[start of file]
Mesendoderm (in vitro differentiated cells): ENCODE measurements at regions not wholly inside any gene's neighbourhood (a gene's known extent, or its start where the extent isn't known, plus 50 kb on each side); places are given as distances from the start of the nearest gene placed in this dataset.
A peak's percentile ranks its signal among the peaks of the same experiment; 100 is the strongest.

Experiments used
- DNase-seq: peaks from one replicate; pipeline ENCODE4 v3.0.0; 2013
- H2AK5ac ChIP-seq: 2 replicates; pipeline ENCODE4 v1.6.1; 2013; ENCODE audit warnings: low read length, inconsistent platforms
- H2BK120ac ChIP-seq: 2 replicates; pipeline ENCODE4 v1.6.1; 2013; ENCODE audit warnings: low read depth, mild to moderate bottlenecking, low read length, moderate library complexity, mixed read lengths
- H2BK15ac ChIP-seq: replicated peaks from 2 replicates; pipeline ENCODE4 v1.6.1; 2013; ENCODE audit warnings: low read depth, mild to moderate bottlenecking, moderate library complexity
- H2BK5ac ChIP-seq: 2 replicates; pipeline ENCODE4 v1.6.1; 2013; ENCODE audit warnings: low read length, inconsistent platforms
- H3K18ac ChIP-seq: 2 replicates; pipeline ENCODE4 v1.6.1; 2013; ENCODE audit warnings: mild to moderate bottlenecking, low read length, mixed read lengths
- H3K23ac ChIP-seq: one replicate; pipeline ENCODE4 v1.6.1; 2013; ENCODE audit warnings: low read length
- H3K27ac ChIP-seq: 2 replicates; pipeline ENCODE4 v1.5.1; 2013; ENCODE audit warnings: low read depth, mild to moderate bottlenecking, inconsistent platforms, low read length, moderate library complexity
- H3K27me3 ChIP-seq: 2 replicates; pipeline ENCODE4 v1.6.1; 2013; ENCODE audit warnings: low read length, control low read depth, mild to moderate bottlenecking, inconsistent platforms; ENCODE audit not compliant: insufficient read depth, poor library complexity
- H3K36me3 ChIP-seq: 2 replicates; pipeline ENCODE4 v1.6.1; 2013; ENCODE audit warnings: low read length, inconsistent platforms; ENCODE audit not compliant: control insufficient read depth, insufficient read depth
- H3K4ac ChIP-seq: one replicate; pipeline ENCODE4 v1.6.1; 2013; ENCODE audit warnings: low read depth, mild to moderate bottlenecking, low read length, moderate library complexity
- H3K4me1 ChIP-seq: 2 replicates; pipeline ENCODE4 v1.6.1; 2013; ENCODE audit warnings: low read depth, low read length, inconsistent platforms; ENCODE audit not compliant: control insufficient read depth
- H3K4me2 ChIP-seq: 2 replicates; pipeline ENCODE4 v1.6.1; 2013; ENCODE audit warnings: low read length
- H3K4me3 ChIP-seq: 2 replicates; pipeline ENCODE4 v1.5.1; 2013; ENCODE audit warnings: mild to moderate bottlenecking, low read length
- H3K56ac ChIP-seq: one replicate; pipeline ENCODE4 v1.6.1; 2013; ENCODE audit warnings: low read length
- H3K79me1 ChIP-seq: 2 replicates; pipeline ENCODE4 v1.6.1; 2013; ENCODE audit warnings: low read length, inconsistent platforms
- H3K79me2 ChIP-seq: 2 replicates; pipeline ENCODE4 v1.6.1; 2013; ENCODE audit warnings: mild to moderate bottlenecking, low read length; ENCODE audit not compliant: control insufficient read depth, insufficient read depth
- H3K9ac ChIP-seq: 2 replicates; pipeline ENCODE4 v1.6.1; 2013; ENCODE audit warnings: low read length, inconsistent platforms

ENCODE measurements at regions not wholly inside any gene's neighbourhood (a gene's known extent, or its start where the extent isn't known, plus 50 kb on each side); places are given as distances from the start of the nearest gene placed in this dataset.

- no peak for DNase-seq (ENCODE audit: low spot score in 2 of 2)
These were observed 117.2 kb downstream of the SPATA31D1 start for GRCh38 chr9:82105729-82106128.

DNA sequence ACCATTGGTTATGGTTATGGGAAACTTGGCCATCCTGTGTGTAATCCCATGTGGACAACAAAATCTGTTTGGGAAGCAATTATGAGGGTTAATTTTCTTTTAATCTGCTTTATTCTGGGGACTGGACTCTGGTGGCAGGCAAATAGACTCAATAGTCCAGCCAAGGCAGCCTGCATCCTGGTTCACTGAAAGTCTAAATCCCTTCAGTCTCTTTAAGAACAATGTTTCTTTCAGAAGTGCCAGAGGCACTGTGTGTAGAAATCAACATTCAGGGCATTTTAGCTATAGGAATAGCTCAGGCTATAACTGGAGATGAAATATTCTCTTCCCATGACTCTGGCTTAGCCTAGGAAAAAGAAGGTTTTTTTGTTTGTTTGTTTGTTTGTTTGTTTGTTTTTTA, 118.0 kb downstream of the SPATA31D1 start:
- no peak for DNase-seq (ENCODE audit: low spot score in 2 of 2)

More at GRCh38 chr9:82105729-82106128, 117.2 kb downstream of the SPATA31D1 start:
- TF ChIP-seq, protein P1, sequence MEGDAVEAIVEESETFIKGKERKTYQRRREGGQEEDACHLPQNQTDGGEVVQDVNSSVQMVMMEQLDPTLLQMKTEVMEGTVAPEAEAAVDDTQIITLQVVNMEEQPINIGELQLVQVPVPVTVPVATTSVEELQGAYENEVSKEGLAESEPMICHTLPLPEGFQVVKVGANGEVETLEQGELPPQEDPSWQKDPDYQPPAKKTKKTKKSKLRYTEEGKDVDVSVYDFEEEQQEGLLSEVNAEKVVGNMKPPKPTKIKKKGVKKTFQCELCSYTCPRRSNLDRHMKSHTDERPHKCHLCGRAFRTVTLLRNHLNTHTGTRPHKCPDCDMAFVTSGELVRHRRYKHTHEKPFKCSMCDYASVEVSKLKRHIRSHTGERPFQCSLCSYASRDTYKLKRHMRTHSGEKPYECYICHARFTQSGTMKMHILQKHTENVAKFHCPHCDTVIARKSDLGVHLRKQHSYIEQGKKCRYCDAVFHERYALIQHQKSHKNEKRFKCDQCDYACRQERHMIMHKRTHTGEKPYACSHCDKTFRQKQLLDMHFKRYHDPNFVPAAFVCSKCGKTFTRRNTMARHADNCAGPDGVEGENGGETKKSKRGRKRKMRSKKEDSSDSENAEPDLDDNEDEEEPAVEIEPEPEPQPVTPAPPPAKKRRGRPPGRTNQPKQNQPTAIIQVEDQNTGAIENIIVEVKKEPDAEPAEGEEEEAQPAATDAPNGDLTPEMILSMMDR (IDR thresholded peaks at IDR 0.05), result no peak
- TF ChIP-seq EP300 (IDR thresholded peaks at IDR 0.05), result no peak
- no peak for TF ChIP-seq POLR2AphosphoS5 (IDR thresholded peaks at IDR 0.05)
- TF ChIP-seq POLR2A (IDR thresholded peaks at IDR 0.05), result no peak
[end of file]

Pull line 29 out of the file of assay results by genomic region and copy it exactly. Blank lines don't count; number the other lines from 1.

- TF ChIP-seq EP300 (IDR thresholded peaks at IDR 0.05), result no peak